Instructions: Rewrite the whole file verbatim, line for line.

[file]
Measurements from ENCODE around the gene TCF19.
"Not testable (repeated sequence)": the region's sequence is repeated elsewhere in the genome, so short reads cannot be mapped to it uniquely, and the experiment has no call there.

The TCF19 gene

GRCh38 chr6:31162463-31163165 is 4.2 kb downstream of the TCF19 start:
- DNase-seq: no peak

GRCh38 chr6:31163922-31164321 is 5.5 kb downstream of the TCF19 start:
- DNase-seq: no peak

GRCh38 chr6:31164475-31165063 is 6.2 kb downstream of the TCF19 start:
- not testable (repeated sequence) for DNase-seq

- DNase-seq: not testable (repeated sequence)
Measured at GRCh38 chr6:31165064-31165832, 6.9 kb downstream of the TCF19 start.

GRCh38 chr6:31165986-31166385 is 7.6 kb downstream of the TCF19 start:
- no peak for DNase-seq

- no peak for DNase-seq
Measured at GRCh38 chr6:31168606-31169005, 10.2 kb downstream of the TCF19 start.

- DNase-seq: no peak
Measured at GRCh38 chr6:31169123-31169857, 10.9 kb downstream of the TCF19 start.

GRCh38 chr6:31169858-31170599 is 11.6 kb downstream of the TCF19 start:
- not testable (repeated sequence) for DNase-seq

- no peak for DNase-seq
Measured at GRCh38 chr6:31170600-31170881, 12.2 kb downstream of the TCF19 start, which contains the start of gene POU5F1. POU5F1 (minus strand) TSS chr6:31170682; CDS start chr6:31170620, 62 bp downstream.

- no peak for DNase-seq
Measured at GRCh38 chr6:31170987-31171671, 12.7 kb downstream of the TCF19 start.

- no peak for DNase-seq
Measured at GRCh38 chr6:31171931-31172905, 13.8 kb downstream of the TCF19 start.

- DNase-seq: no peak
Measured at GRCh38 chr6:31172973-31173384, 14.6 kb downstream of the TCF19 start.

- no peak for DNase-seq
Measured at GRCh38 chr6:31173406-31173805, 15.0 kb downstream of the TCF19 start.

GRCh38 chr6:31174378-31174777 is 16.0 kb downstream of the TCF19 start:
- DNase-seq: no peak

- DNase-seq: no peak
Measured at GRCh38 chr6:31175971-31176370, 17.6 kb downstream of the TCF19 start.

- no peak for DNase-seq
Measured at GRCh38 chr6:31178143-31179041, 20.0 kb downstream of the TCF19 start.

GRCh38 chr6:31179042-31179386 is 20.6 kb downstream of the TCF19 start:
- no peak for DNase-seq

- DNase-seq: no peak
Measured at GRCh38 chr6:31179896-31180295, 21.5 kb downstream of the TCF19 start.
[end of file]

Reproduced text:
Measurements from ENCODE around the gene TCF19.
"Not testable (repeated sequence)": the region's sequence is repeated elsewhere in the genome, so short reads cannot be mapped to it uniquely, and the experiment has no call there.

The TCF19 gene

GRCh38 chr6:31162463-31163165 is 4.2 kb downstream of the TCF19 start:
- DNase-seq: no peak

GRCh38 chr6:31163922-31164321 is 5.5 kb downstream of the TCF19 start:
- DNase-seq: no peak

GRCh38 chr6:31164475-31165063 is 6.2 kb downstream of the TCF19 start:
- not testable (repeated sequence) for DNase-seq

- DNase-seq: not testable (repeated sequence)
Measured at GRCh38 chr6:31165064-31165832, 6.9 kb downstream of the TCF19 start.

GRCh38 chr6:31165986-31166385 is 7.6 kb downstream of the TCF19 start:
- no peak for DNase-seq

- no peak for DNase-seq
Measured at GRCh38 chr6:31168606-31169005, 10.2 kb downstream of the TCF19 start.

- DNase-seq: no peak
Measured at GRCh38 chr6:31169123-31169857, 10.9 kb downstream of the TCF19 start.

GRCh38 chr6:31169858-31170599 is 11.6 kb downstream of the TCF19 start:
- not testable (repeated sequence) for DNase-seq

- no peak for DNase-seq
Measured at GRCh38 chr6:31170600-31170881, 12.2 kb downstream of the TCF19 start, which contains the start of gene POU5F1. POU5F1 (minus strand) TSS chr6:31170682; CDS start chr6:31170620, 62 bp downstream.

- no peak for DNase-seq
Measured at GRCh38 chr6:31170987-31171671, 12.7 kb downstream of the TCF19 start.

- no peak for DNase-seq
Measured at GRCh38 chr6:31171931-31172905, 13.8 kb downstream of the TCF19 start.

- DNase-seq: no peak
Measured at GRCh38 chr6:31172973-31173384, 14.6 kb downstream of the TCF19 start.

- no peak for DNase-seq
Measured at GRCh38 chr6:31173406-31173805, 15.0 kb downstream of the TCF19 start.

GRCh38 chr6:31174378-31174777 is 16.0 kb downstream of the TCF19 start:
- DNase-seq: no peak

- DNase-seq: no peak
Measured at GRCh38 chr6:31175971-31176370, 17.6 kb downstream of the TCF19 start.

- no peak for DNase-seq
Measured at GRCh38 chr6:31178143-31179041, 20.0 kb downstream of the TCF19 start.

GRCh38 chr6:31179042-31179386 is 20.6 kb downstream of the TCF19 start:
- no peak for DNase-seq

- DNase-seq: no peak
Measured at GRCh38 chr6:31179896-31180295, 21.5 kb downstream of the TCF19 start.